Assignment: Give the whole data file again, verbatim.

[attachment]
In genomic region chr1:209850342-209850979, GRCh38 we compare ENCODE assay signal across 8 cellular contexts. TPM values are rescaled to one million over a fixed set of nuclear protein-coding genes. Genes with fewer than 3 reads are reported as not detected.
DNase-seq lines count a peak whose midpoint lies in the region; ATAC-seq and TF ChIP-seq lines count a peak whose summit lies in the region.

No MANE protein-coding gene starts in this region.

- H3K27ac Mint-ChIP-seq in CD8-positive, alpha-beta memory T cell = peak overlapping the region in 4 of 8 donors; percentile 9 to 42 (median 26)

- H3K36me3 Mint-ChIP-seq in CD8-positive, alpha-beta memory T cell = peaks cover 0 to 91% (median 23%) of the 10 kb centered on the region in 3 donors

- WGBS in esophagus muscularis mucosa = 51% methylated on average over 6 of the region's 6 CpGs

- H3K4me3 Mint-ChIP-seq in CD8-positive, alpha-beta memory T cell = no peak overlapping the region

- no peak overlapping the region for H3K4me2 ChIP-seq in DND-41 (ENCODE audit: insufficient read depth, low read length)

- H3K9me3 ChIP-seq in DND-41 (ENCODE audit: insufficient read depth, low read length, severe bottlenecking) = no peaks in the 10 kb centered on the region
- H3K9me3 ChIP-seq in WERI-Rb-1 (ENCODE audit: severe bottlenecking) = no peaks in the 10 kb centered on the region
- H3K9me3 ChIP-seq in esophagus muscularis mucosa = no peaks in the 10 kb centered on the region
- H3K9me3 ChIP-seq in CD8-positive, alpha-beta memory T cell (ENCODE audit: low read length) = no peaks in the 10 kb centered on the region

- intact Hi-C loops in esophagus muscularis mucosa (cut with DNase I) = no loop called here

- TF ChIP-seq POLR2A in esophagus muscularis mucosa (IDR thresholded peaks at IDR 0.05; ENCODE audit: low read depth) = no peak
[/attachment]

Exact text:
In genomic region chr1:209850342-209850979, GRCh38 we compare ENCODE assay signal across 8 cellular contexts. TPM values are rescaled to one million over a fixed set of nuclear protein-coding genes. Genes with fewer than 3 reads are reported as not detected.
DNase-seq lines count a peak whose midpoint lies in the region; ATAC-seq and TF ChIP-seq lines count a peak whose summit lies in the region.

No MANE protein-coding gene starts in this region.

- H3K27ac Mint-ChIP-seq in CD8-positive, alpha-beta memory T cell = peak overlapping the region in 4 of 8 donors; percentile 9 to 42 (median 26)

- H3K36me3 Mint-ChIP-seq in CD8-positive, alpha-beta memory T cell = peaks cover 0 to 91% (median 23%) of the 10 kb centered on the region in 3 donors

- WGBS in esophagus muscularis mucosa = 51% methylated on average over 6 of the region's 6 CpGs

- H3K4me3 Mint-ChIP-seq in CD8-positive, alpha-beta memory T cell = no peak overlapping the region

- no peak overlapping the region for H3K4me2 ChIP-seq in DND-41 (ENCODE audit: insufficient read depth, low read length)

- H3K9me3 ChIP-seq in DND-41 (ENCODE audit: insufficient read depth, low read length, severe bottlenecking) = no peaks in the 10 kb centered on the region
- H3K9me3 ChIP-seq in WERI-Rb-1 (ENCODE audit: severe bottlenecking) = no peaks in the 10 kb centered on the region
- H3K9me3 ChIP-seq in esophagus muscularis mucosa = no peaks in the 10 kb centered on the region
- H3K9me3 ChIP-seq in CD8-positive, alpha-beta memory T cell (ENCODE audit: low read length) = no peaks in the 10 kb centered on the region

- intact Hi-C loops in esophagus muscularis mucosa (cut with DNase I) = no loop called here

- TF ChIP-seq POLR2A in esophagus muscularis mucosa (IDR thresholded peaks at IDR 0.05; ENCODE audit: low read depth) = no peak